This is different from what you like and don't like. These are things your partner should never do. Even if it's something you don't think they'll do in the context of the scene, mention it. (I, for instance, have to tell all of my play partners not to touch my solar plexus. Yes, it's unusual. Shut up your face.)

Talk through what you'd like to do together.
Come up with a list of activities that's good for both of you. You don't have to outline the whole scene if you don't want to, but you should both (all) have some idea of what to expect.

If you haven't talked about it, it's off the table.
It's always worthwhile to say this out loud, before you start. If you're in the middle of a scene in which you've explicitly agreed to handcuff your play partner, drag him around by the hair, and flog him until he begs you to stop, you don't get to start biting his neck, even if it seems perfect at the time. You don't know what affect that's going to have on him, and he hasn't explicitly agreed to it. On the other hand...

Establish whether surprises are okay.
Before you start playing, ask your partner if you can do something that you haven't explicitly negotiated during the scene, as long as it isn't one of their limits.

Check your assumptions.
Do you always have sex with your play partners? Do you always kiss them? Do you always call them sir? Or slut? Do you always give them orders? Do you always punish disobedience? Think through what you expect in a play encounter, and then ask about every element of it, even the ones that you think you can take for granted.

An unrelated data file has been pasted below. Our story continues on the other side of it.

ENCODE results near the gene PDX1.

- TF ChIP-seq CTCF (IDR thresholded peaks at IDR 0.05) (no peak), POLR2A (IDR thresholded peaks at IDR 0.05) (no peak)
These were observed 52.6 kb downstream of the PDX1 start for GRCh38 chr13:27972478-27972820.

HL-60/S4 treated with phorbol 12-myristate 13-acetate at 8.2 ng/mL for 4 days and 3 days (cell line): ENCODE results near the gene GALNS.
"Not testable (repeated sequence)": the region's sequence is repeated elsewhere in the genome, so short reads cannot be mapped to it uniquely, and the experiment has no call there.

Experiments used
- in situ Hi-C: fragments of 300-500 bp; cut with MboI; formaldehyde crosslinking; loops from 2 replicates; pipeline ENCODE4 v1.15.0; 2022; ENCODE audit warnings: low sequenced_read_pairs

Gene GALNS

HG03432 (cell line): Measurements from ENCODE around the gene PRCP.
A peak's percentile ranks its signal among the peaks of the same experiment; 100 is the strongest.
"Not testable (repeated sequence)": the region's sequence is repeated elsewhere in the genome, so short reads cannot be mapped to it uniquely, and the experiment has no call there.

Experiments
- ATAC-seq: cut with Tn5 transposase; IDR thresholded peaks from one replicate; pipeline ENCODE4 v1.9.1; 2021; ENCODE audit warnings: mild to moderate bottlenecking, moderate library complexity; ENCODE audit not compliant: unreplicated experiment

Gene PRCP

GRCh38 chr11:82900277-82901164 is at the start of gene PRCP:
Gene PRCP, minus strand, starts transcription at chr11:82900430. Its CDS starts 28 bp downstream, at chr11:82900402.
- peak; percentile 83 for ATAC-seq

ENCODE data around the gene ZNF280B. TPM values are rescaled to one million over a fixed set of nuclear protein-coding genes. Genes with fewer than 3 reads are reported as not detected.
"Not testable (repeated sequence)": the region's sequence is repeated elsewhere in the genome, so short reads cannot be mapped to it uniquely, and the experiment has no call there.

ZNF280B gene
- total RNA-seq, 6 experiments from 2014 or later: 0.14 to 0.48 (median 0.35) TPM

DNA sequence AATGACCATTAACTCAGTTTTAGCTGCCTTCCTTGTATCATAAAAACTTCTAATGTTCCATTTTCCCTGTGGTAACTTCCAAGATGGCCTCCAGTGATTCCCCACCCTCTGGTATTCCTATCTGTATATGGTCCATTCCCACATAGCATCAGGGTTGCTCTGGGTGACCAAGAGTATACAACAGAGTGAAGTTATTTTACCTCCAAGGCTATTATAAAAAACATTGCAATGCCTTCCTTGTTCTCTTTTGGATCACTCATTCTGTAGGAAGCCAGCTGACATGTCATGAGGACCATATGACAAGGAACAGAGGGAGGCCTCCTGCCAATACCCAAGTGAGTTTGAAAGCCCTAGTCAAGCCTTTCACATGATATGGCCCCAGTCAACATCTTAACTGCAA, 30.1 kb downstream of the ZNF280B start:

If you think you're going to need some kind of aftercare, ask for it beforehand.
Again, you want to be on the same page.

Set up safewords, and make sure both know what they mean.
Even if you're just using the stoplight system ("red" means stop), I have heard so many different versions of what "yellow" means. Does it mean "stop that specific thing you're doing"? Does it mean "check in with me"? Does it mean "I'm almost ready to stop, so start winding it down"?

Remember: negotiation can be sexy.
You are talking about what you want to do to each other. How is that not foreplay?

And then, of course, you may not be able to tell your play partner about your likes and limits, because you may not know yet. (As I've said before, I've been in the position of having to reevaluate and re-learn what I like and can handle, so this is fresh for me.) In that case, let the other person know that. Talk about what you're curious about, and feel free to ask them to check in with you. Remember that safewords are awesome, and using them when you need to makes you look good.

These are my initial thoughts. I'd love to hear what anyone else has found helpful to keep in mind. I'm hoping to do something worthwhile with this eventually, in the larger world.

Tuesday, January 18, 2011

Icky Kinky Fiction

There's some upsetting stuff described in this one, so be warned.

A few months ago, during a bout of flu, I read
Story of O. A friend had loaned me her copy, and she and her boyfriend (both kinky) told me it was incredibly hot. In a way, I feel lucky that I read it while I already had the flu; I feel certain that otherwise, Story of O would have given it to me.

I could not have hated it more.

For the lucky readers who have never read this classic of filthy French fiction, a summary: